My life was forever changed one year ago. It was one tiny step. From that step, another. photoAnd from that one, yet another. I believe I am a better man on August 8, 2014 than I was 365 days ago. I hope I am a better man on August 9 than I am today. Sarah-Jane has blessed my heart and life in ways I don’t even completely see. One day, long from now, if God allows, I will be able to look back on these days, and the ones yet to dawn, and see a beautiful testimony of His love and faithfulness to us. His mercy. His grace. His gentle leading. His loving discipline.

I had no idea that the paths that were crossed one year ago, would lead me into a new, palatial dwelling place of intimacy with God.

We have made some wonderful memories over this past year. I am excited to see what is yet to come. But all in due time. What a blessing it is to share this journey with my best friend.

Thank you, Lord, for these paths that You crossed.

Course correction

Sunday, Sarah and I took her younger son, Jeremy, to Boston for a fun day. One thing I IMG_3780really wanted to do, and was met with unanimous approval, was to take a pedal boat out on the Charles River. It was an absolutely beautiful day for it. As an enthusiastic 10 year old, Jeremy wanted to be the one who steered the boat. Sarah wasn’t 100% comfortable with it, but she felt ok with it since I was right next to him and able to help guide him.

As you can see in the picture, there is a stick just under Jeremy’s right arm. This is the instrument that steers the boat. By pushing or pulling the stick forward and backward, you steer the boat left and right. As we were pulling away from the dock and making our way out to the open water of the Charles River, I would ask Jeremy to veer to the left. He would push the stick all the way forward. At this point, we would make a hard left turn. In doing so, we overshot where we really wanted to go. So I would ask him to take us to the right to get us back on course. So, he then pull the stick completely to the back. We serpentined our way along for a couple hundred yards, which at times made our journey a little less relaxing than we had in mind.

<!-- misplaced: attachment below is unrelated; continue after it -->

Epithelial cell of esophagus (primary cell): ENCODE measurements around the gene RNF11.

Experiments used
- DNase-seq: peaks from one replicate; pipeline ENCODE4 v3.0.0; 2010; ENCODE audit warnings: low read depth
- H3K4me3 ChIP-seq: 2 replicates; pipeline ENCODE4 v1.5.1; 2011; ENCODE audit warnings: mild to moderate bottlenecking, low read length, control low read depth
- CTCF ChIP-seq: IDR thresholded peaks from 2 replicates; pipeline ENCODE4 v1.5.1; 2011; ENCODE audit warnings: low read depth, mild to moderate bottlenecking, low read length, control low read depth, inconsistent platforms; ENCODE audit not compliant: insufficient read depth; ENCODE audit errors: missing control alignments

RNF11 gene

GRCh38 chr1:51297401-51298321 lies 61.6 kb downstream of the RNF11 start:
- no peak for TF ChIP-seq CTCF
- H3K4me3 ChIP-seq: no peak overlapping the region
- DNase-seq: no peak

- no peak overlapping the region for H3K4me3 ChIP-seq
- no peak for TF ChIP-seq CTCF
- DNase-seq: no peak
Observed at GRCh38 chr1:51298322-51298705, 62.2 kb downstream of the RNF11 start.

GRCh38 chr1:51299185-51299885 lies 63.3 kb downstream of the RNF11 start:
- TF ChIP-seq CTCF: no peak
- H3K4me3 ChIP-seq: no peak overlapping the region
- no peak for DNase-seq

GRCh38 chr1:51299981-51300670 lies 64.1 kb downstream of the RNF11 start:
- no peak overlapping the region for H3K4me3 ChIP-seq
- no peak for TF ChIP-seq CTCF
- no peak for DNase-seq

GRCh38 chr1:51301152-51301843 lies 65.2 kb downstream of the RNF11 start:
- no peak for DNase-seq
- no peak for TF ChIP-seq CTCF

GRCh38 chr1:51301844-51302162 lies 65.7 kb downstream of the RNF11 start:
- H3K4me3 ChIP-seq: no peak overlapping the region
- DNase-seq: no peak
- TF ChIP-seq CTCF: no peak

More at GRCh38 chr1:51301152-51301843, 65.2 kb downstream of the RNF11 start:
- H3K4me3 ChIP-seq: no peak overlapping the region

At this time, Sarah voiced her desire to have Jeremy and I switch seats so she could enjoy the excursion without being nervous we would run into something or someone. After we did this, I showed Jeremy that while the stick does turn us to the left and right by pushing and pulling the stick, we kept a straight path by keeping the stick in the middle, and making minor adjustments by pushing or pulling the stick a couple inches one way or the other.

How true this is in our lives. However, instead of a steering stick, maybe it’s our emotions. Our fears. Our unbridled enthusiasm. Our inexperience. Our ambition. Any of these things can cause us to steer wildly in a direction that completely overshoots our intended destination. Then we try to correct our course by flipping in the complete opposite direction. We end up zig-zagging our way along in a stressful, uncontrolled odyssey.

For me, my fears tend to be my white knuckled kung fu grip on the rudder. When I fear my dreams are slipping away, I tend to careen my way along the route that is set before me.

Yes, there are times when we must completely change our direction from something that is dangerous or fruitless. However, when we can see where it is we want to go, keeping our eye on the target, it’s just a matter of slight corrections when the tide is causing us to drift off course. There can be many obstacles along the way, but having clear vision and attention, while making these minor adjustments, we can keep ourselves from catastrophe, or just unnecessary stress.

By the way, Jeremy and I eventually switched back so he could steer again. He not only got the hang of it, he was the one who brought us back to the dock, safely, calmly, and efficiently. That’s when the photo at the top was taken.